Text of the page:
Why doesn’t hating selfies seem to do any good? It seems like everybody hates them, but there’s no evidence to suggest that selfie-taking is anything but on the rise. How is that even possible?
— Donny, Bonita
I’ll sum up the opinions of you, and anyone else, on selfies. Pick two of the following:
- They suck.
- I take them.
- They’re just a way of life these days.
Most selfie-haters probably experimented with their own Instagram self-portraiture, only to find the rewards meager and unsatisfactory. For it’s true that selfie culture lacks merit. Selfies might even be outright bad for us, as various smart people have argued. A very sciencey paper from some British professors demonstrates, using much polling, that people who take wicked selfies alienate themselves from their friends, who regard the selfie-taker as obnoxiously selfie-centered. One Jezebel columnist compellingly states that selfies are “a cry for help” from women seeking digital affirmation. PBS Idea Channel claims that selfies are a “new form of communication” in the digital age.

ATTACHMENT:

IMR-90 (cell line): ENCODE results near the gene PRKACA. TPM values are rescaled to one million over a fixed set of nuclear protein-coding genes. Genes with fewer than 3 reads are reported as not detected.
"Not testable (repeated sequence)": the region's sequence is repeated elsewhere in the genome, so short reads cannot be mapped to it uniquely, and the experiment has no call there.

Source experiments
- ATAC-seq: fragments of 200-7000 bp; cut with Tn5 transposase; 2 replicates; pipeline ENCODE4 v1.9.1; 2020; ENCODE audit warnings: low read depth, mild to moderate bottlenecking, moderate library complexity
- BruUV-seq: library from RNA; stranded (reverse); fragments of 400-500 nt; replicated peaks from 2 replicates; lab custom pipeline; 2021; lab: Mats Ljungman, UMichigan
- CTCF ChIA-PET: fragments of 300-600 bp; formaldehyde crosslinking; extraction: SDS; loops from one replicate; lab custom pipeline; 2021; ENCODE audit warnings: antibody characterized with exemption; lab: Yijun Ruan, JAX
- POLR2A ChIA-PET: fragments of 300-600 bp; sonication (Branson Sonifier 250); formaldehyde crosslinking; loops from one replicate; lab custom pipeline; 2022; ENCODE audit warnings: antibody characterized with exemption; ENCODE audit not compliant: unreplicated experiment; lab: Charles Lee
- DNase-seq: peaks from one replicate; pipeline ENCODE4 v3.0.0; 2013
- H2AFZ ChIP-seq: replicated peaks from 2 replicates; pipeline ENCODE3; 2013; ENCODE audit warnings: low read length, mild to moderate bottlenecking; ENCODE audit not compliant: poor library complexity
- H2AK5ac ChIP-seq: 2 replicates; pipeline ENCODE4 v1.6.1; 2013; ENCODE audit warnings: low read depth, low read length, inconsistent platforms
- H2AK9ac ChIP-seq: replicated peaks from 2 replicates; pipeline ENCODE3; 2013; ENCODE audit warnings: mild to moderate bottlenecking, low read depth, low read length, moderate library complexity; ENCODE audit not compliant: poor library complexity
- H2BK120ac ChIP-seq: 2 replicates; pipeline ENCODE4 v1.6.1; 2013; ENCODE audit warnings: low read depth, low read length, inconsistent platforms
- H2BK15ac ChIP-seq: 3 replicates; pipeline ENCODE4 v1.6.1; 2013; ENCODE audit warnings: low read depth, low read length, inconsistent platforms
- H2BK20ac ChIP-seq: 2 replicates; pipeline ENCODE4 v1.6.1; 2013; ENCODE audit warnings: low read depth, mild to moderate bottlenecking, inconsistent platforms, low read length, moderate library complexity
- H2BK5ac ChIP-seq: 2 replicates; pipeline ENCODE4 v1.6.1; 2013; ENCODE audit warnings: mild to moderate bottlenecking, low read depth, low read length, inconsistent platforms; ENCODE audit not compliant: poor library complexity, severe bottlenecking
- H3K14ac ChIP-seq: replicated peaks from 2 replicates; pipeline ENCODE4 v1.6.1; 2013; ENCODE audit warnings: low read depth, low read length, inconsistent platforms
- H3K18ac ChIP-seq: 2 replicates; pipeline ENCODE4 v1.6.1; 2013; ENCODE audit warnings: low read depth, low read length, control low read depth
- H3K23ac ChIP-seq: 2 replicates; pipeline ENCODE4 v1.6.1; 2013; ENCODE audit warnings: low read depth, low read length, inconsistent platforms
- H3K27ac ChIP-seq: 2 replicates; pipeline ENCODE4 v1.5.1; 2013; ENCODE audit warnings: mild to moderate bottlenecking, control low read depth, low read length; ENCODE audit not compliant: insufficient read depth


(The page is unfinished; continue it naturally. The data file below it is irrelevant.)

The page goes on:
If there’s one thing we hipsters understand, it’s being “over it” with trendy things, and selfies are the trend of trends. Hipsters drove the initial popularity of the selfie, and we were among the first to revile it. But the haters are the minority, albeit a vocal one, and plenty of people love selfies for the same reason that a huge population watches TV shows like Dancing with the Stars, eats at the Olive Garden, or listens to cheesy pop music; selfies are a low-culture phenomenon open to anyone with a phone. The crazy thing is that they will go away, as do all things (e.g., pagers, fax machines, bicycle messengers, and any other obsolete communications tool). I’m sure the next social fad will be much more likeable.